92.  

  93. Janice K. Kiecolt-Glaser, Lynanne McGuire, Theodore F. Robles and Ronald Glaser, ‘Psychoneuroimmunology: Psychological Influences on Immune Function and Health’, Journal of Consulting and Clinical Psychology, 2002, 70, 3, 537–547
  94.  

    Part 20. Altered States of Consciousness

  95. Arnold M. Ludwig, ‘Altered States of Consciousness’, Archives of General Psychiatry, 1966, 15, 225-234.
  96. Etzel Cardeña, ‘Altering Consciousness: Setting up the Stage’, in E. Cardeña and M. Winkelman (eds), Altering Consciousness: Multidisciplinary Perspectives, Volume I. History, Culture, and the Humanities (Santa Barbara, CA:Praeger, 2011), pp. 1-21.
  97. Frank Larøi, et al., ‘Culture and Hallucinations: Overview and Future Directions’, Schizophrenia Bulletin, 2014, 40, suppl. no. 4, S213–S220,
  98. Part 21. Studies of the Nature and Effects of Meditation

  99. Robert Keith Wallace, Herbert Benson and Archie F. Wilson, ‘A Wakeful Hypometabolic Physiologic State’, American Journal of Physiology, 1971, 221, 3, 795-799.
  100. Jon Kabat-Zinn, ‘An Outpatient Program in Behavioral Medicine for Chronic Pain Patients Based on the Practice of Mindfulness Meditation: Theoretical Considerations and Preliminary Results’, General Hospital Psychiatry, 1982, 4, 1, 33-47.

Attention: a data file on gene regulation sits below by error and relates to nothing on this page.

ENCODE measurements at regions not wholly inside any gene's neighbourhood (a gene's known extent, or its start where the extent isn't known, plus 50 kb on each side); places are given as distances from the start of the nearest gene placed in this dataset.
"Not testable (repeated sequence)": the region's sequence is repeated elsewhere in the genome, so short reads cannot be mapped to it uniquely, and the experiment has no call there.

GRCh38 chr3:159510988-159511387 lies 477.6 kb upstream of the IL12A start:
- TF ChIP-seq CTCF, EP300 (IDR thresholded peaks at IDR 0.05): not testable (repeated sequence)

101. Eugene Taylor, ‘Introduction’, in M. Murphy, S. Donovan and E. Taylor, The Physical and Psychological Effects of Meditation: A Review of Contemporary Research (Petaluma, CA: Institute of Noetic Sciences, 1997), pp. 1-23.
  102. Antoine Lutz, Heleen A. Slagter, John D. Dunne and Richard, J. Davidson, ‘Attention Regulation and Monitoring in Meditation’, Trends in Cognitive Science, 2008, 12, 4, 163–169.
  103. Shiang-Ling Keng, Moria J. Smoski and Clive J. Robins, ‘Effects of Mindfulness on Psychological Health: A Review of Empirical Studies’, Clinical Psychology Review, 2011, 31, 6, 1041-1056.
  104.  

    Part 22. Mystical Experiences

  105. William James, extracts from ‘Lectures XVI and XVII on Mysticism’, in The Varieties of Religious Experience: A Study in Human Nature (N. Y.: Longmans Green & Co., 1902), pp. 379-402, 422-428.
  106. M. Wulff, ‘Mystical Experiences’, in E. Cardeña, S. J. Lynn and S. Krippner (eds), Varieties of Anomalous Experience: Examining the Scientific Evidence, Second Edition, (Washington D.C.: American Psychological Association, 2014), pp. 369-408.
  107.  

    Part 23. The Use of Drugs in the Transformation of Consciousness

  108. Albert Hoffman, ‘How LSD Originated’, ‘The Use of LSD in Psychiatry’, and ‘LSD Experience and Reality’, in LSD - My Problem Child’ trans. by Jonathan Ott, (McGraw-Hill Book Company, 1980), pp. 5-15, 21-29, 96-102.